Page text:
Sometimes God seems providentially to put a certain book into your hands for you to read. That happened to me with To the Golden Shore. I first saw it on a missions reading list provided by the OPC‘s Committee on Foreign Missions (a committee to which I was recently elected to serve). Not long after that, a friend visiting from out of state (who serves on his own church’s missions committee) praised the book and said I should read it. Finally, another friend, unconnected to the first two, gave me a copy since he had accidentally bought two. So I thought I’d better read this book!
I just finished it a few days ago and though this little story on how I came to read it sounds like it should end with my leaving home to take the gospel to faraway lands, the book’s impact on me was not so dramatic but meaningful nonetheless. It’s humbling to read the story of a Christian like Adoniram Judson (I think the phrase “larger than life” was coined for people like him). As a young man in early 19th-century New England, the Lord give him a deep desire (that wouldn’t be denied no matter how much others tried to dissuade him) to serve as a missionary to the people of Burma. What follows is an account of suffering, deprivation, opposition, imprisonment, sickness, the death of loved ones, and, at least at first, precious little fruit to show for it all. Yet by faith Judson persevered and through his labors the gospel was introduced to the Golden Kingdom.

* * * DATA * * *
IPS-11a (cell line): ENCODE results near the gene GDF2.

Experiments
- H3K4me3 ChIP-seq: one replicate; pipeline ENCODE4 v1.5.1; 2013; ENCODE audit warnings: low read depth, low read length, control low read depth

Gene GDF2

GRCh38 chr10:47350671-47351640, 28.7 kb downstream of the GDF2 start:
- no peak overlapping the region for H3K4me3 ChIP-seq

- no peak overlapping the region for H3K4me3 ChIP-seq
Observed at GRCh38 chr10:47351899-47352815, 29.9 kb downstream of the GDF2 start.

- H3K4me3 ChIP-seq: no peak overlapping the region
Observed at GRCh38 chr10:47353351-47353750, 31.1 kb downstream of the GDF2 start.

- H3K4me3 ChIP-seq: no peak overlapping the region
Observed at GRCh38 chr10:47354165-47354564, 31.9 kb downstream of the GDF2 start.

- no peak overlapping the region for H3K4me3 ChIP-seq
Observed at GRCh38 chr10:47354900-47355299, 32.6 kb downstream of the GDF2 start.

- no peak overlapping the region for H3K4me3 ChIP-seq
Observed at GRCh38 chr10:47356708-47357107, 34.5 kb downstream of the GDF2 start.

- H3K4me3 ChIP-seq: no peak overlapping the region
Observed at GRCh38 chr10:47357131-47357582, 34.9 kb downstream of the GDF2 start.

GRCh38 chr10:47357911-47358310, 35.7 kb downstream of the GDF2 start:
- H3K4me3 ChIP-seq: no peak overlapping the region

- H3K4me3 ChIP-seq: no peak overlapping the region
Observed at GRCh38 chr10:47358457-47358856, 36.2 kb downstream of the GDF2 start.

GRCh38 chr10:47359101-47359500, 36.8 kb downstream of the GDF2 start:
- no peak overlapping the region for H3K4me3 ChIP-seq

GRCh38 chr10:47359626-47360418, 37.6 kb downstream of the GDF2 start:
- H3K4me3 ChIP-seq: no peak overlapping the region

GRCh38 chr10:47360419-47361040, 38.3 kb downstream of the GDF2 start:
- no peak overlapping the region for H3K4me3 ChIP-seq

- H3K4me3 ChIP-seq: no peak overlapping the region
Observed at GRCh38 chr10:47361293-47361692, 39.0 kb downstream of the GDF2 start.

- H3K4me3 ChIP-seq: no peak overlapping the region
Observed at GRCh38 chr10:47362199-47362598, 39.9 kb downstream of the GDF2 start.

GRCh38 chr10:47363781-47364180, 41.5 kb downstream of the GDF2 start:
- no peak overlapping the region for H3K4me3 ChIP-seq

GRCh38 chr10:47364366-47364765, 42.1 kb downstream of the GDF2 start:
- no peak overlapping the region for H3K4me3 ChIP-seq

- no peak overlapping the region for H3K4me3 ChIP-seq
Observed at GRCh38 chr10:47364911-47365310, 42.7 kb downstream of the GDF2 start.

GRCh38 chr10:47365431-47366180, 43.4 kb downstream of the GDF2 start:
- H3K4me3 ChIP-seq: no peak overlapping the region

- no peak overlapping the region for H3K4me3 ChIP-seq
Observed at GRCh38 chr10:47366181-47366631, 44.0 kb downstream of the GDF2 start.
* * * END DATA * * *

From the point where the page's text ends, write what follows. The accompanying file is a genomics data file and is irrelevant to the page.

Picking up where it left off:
It is humbling to read of a man this committed to serving Christ, and to endure so much pain and grief for the sake of bringing eternal life to lost souls. If I only I had a little more of that same heart for Christ! I recommend this book highly for your encouragement as a Christian.